Penn study shows why sleep is needed to form memories. PHILADELPHIA – If you ever argued with your mother when she told you to get some sleep after studying for an exam instead of pulling an all-nighter, you owe her an apology, because it turns out she's right. And now, scientists are beginning to understand why.
In research published this week in Neuron, Marcos Frank, PhD, Assistant Professor of Neuroscience, at the University of Pennsylvania School of Medicine, postdoctoral researcher Sara Aton, PhD, and colleagues describe for the first time how cellular changes in the sleeping brain promote the formation of memories. "This is the first real direct insight into how the brain, on a cellular level, changes the strength of its connections during sleep," Frank says.
The findings, says Frank, reveal that the brain during sleep is fundamentally different from the brain during wakefulness. "We find that the biochemical changes are simply not happening in the neurons of animals that are awake," Frank says. A molecular explanation is emerging. Dreams.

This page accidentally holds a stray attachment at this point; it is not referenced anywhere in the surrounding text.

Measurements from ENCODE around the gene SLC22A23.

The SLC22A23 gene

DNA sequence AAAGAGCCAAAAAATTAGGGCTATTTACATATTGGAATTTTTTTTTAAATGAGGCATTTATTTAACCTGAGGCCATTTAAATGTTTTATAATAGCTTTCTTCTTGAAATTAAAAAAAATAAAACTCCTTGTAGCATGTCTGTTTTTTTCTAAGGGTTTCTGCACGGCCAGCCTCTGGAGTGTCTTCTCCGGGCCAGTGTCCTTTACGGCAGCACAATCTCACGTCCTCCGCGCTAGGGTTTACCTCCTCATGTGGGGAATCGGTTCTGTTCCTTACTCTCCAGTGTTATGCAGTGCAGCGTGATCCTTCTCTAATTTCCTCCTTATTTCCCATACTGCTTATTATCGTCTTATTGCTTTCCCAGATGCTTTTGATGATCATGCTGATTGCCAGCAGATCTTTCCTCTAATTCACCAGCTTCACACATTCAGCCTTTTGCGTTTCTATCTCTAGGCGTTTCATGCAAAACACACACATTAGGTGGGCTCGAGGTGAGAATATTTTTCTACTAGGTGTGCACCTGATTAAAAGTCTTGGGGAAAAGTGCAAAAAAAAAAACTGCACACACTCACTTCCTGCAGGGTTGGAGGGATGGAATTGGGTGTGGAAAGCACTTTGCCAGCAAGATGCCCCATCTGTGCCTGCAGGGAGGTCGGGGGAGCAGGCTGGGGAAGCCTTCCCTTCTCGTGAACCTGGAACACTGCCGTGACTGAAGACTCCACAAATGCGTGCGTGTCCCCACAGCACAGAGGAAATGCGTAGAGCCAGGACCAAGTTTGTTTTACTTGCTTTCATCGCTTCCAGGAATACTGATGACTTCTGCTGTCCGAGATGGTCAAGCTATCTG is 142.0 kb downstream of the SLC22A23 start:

Lucid dreaming is the experience of being completely aware within a dream that you are, in fact, in a dream. This realization leads to complete power for the dreamer, allowing him/her to go anywhere and do anything in their dream. You might have had this happen to you once or twice in your life, but chances are the dream didn’t last very long.
This is because as soon as people get excited from realizing they have achieved lucidity, they tend to wake up. So how does one avoid this problem, or even have more consistently lucid dreams in the first place? 1) Master Dream Re-Call Before you can lucid dream, you have to be able to remember that dreams that you have so that you can improve your technique. Second, figure out your method for recording your dreams when you do remember them. 2) Carry Over Some Consciousness Pick a night when you are so tired that you will fall asleep as soon as you hit the bed…but don’t. 3) Reality Checks 4) Final Tips. Alternate Sleep Cycles.
Most people only think that there is one way to sleep: Go to sleep at night for 6-8 hours, wake up in the morning, stay awake for 16-18 hours and then repeat.
Actually, that is called a monophasic sleep cycle, which is only 1 of 5 major sleep cycles that have been used successfully throughout history. The other 4 are considered polyphasic sleep cycles due to the multiple number of naps they require each day. How is this possible? How is this healthy? Well the most important of every sleep cycle is the Stage 4 REM (Rapid Eye Movement) sleep, which has been shown to provide the benefits of sleep to the brain above all other stages of sleep. Uberman Cycle: